At the same time, the LSTM network finds it more difficult to predict the peaks of energy consumption in the correct way. In fact, in Figure 9, we see that, for peak values, i.e., when the mean of the target and predicted measures is large, the difference between the target and predicted values diverges from the null value. In particular, since the reported difference is positive in most cases, the LSTM model tends to predict lower values than the actual ones in the case of peaks.
To conclude regarding RQ3, the trained LSTM network successfully captures the common patterns in the energy-consumption traces while performing worse when predicting the peaks of consumption.
In order to address RQ4 in the following, we analyse the aggregation time and the network overhead in one of the FL configurations. For the sake of brevity, we show the results only for the Scenario 3.1, as the others confirm the same results. The aggregation time is defined as the time between the reception of all the parameters from the clients at the server and the completion of the aggregation process. This provides an estimate of the overhead of the aggregation process at the server for a single round. The network overhead, instead, is defined as the overall amount of data transmitted between the clients and the server for the whole experiment.
In Table 4, the average aggregation time for one federated round is reported along with the standard deviation and confidence intervals in order to assess the variability of the aggregation time over different rounds. As it can be seen, the overall aggregation time is low, i.e., always below 100 ms. The standard deviation is small as well, thus, confirming that the aggregation time does not change significantly from one run to another.
In Table 5, we report the network overhead for both the centralized and federated configurations. As expected, the federated configuration results in a noticeably higher overhead in terms of the data transmitted between the smart meters and the server (in the centralized scenario) and between the clients and the server (in the federated scenario). This can be explained considering that, in the centralized scenario, all the data is transmitted to the server, while, in the federated scenario, the models are transmitted from each client to the server—once for each round executed during the experiment. Although the federated solution results in a higher network overhead, it is important to notice that the overall data can be transferred easily via any of the wide-area network technologies available today.

5.4. Results Summary

To summarize the results from our experiments, we conclude the following:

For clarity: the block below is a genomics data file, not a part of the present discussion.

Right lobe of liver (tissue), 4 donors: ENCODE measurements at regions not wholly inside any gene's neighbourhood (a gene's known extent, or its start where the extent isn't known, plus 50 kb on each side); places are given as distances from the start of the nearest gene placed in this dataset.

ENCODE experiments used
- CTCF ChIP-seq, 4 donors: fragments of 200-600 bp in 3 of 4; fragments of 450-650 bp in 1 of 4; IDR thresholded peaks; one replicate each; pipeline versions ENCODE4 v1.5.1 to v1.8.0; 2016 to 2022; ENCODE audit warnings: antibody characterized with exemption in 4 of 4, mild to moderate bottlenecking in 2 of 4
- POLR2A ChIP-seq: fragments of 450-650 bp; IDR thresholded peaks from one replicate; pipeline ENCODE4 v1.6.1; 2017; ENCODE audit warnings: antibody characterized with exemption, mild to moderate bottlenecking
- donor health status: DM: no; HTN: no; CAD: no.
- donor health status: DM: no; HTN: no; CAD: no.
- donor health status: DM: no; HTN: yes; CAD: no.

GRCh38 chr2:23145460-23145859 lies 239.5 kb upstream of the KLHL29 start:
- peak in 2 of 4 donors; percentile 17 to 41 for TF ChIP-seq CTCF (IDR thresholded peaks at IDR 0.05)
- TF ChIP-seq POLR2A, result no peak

• Centralized vs. Federated. In terms of the accuracy, the centralized solution results in better predictions than any federated configuration. This loss of performance is due to the partitioning of the overall dataset among the different edge-computing nodes. Consequently, a centralized solution results in a better accuracy, however, at the cost of a lower level of privacy.
  • Different federated configurations. Different federated configurations with different privacy levels result in different levels of accuracy depending on how the overall data is partitioned across different edge-computing nodes. Generally, the higher the level of privacy, the lower the accuracy. This is due to the fact that increasing the level of privacy, e.g., by installing one edge node per household, means reducing the amount of data available for the model training. The federated approach can help in mitigating this loss, which is, however, still noticeable in our results. If we compare the loss of accuracy in absolute terms, however, we can notice that the loss is not very significant, and consequently the adoption of a federated approach is still feasible.
  • Overhead. Although a federated-learning solution results in a higher network overhead, the overall data transmitted in the network is low, and it can be supported by any wide area network technology with a small cost.

6. Conclusions

In this paper, we presented a study of a residential energy forecasting based on federated learning and edge computing in order to preserve the privacy of energy consumption data. The proposed approach was assessed via a real set of experiments in different configurations with different privacy levels against the traditional centralized approach.
Our results showed that the federated-learning approach resulted in a lower accuracy; the loss, however, was limited. Moreover, the results obtained from the scenarios with different edge-computing configurations highlighted that increased privacy is usually traded with a reduced accuracy in the overall prediction. In terms of the overhead, in particular for communication, the federated-learning solutions resulted in a higher data transfer, which can, however, be easily supported by the wireless/wired communication technologies available today.
As future work, we plan to run a set of experiments using real devices and investigate solutions to further reduce the accuracy loss of the federated-learning solutions highlighted by our results. Moreover, we plan to assess the robustness of federated learning for our scenarios with asynchronous model updates and heterogeneous power meters. Finally, to assess the impact of the neighbourhood sizes, we plan to implement different sampling strategies and dimensions to generate the household clusters under investigation.